His death was announced to the New York Daily News by his agent and friend of 35 years Don Buchwald, who told the paper, “Jay was one of a kind, never at a loss for words and filled with so much fun and wonderfully wacky thoughts and behavior.”
Thomas’ publicist Tom Estey tweeted, “My dear friend and client – you will be missed!”
Thomas, a two-time Emmy winner for his guest appearances as tabloid talk show host Jerry Gold on Murphy Brown, is perhaps even better remembered for his recurring role as Eddie LeBec, the washed-up hockey goalie husband of barmaid Carla on NBC Cheers in the late ’80s. He took starring roles in two 1990s sitcoms — ABC’s Married People and CBS’ Love & War — but found greatest success in supporting roles, including, most recently, Showtime’s Ray Donovan.
Jay Thomas Remembered:
Other TV credits include Mork & Mindy, Law and Order: SVU, Cold Case, Boston Legal and Hung, along with the features Mr. Holland’s Opus, Dragonfly, The Santa Clause 2 and The Santa Clause 3.
In more recent years, Thomas had developed a large radio following after a long career as a DJ and talk show host. Since 2005, he had hosted The Jay Thomas Show on SiriusXM. He also hosted a Friday afternoon show on Sirius’ Howard 101 channel.
SiriusXM ran an encore episode of Thomas’ radio show today and announced that, in keeping with Thomas’ wishes, the company and his staff would not comment on his passing. The show will return with a live installment Monday.
It was Thomas’ youthful radio days that led to what Letterman often called “the greatest talk show story ever.” Each year on the Late Show with David Letterman Christmas episode, Thomas would drop by to tell the story of how, as a young, herbed-up rock DJ, he and a co-worker squired an aging Clayton Moore — star of the classic TV series The Lone Ranger — from a publicity event, only to get in a minor auto accident. The punch line came when Moore, in full Ranger garb, emerged from Thomas’ backseat to put the angry driver of the other vehicle in his place.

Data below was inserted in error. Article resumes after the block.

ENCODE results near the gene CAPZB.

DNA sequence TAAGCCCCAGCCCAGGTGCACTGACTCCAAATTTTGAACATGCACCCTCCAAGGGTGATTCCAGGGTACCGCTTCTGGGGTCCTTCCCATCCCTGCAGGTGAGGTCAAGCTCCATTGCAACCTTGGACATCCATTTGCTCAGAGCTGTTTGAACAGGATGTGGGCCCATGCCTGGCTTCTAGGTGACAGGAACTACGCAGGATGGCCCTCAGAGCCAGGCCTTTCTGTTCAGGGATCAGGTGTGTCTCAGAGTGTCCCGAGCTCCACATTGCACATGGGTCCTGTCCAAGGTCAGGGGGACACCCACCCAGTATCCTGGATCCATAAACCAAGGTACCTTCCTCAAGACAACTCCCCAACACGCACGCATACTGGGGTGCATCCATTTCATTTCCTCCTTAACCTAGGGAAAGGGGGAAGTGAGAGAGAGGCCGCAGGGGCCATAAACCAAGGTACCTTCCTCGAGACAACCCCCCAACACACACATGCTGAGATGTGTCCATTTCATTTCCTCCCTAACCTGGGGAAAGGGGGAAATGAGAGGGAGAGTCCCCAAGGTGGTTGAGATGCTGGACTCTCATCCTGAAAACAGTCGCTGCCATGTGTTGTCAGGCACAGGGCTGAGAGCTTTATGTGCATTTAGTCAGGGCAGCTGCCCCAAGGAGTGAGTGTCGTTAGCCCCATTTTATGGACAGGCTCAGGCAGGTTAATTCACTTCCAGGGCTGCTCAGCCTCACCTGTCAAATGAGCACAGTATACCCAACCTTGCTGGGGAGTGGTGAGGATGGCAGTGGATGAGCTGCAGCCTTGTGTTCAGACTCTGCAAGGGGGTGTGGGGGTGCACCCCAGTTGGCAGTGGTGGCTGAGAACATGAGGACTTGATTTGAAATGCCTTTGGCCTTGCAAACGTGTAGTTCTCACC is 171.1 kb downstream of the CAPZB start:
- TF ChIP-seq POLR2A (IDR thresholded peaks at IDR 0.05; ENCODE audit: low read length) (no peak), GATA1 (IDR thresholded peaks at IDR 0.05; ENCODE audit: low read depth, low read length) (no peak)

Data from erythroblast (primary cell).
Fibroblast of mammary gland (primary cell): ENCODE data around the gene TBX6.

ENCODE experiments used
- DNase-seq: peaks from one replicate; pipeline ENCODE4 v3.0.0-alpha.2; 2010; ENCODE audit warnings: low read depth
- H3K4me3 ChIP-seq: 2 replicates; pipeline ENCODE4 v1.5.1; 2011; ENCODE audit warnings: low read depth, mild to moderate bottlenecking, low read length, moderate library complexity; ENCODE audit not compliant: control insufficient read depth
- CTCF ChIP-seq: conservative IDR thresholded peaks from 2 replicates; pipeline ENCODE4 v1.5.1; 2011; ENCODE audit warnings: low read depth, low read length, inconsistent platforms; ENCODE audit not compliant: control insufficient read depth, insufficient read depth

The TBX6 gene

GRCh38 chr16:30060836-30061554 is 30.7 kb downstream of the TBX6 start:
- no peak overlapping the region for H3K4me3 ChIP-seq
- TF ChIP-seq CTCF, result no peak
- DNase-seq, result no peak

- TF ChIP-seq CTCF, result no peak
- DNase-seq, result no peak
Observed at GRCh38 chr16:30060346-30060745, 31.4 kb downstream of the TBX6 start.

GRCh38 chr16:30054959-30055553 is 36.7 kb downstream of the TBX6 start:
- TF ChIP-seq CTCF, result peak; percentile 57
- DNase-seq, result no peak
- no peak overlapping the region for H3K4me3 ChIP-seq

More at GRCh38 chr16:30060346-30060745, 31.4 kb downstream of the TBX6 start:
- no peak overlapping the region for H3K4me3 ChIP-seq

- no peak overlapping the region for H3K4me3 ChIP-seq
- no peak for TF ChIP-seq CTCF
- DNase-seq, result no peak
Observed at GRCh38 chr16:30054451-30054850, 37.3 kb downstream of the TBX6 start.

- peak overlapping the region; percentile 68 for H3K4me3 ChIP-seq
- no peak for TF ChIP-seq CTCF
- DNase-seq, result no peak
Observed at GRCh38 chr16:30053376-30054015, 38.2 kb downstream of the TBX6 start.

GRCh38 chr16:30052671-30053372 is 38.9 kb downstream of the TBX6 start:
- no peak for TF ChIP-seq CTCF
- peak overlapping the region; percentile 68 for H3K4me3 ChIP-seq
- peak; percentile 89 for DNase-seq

Watch his 2014 Letterman appearance above.
The holiday visit, a tradition that began in 1998 and continued until Letterman’s retirement from the show in 2015, always ended with Thomas and Letterman competing to see who could knock off a treetop meatball with a football. Thomas usually, but not always, won. He missed one holiday show entirely when, in 2013, he was recuperating from throat surgery; tennis star John McEnroe took his place, doing his best to tell the Lone Ranger story exactly as Thomas so often had told it.
According to the actor’s website bio, Thomas was born Jon Thomas Terrell in Kermit, TX, the son of Katharine — “a beautiful giddily outspoken Southern belle” — and “Texas oil man” Harry. He was raised “in his Italian-American mother’s plantation on the banks of the Atchafalaya River in south Louisiana.”
Though he typically played blue-collar types, he once told the co-anchors of KTLA – where he was a frequent guest – that his upbringing was anything but. “My father was incredibly wealthy and I am a rich kid,” he said, getting laughs. “I have just had money since I’m a kid. My career really hasn’t been that great.”
During stints in Jesuit and military schools and, later, college, Thomas was both an athlete and actor, eventually being drafted, he said, by the short-lived World Football League in the mid-’70s.
He is survived by wife Sally, and sons Sam, Max and J.T., who were at his side when he died.
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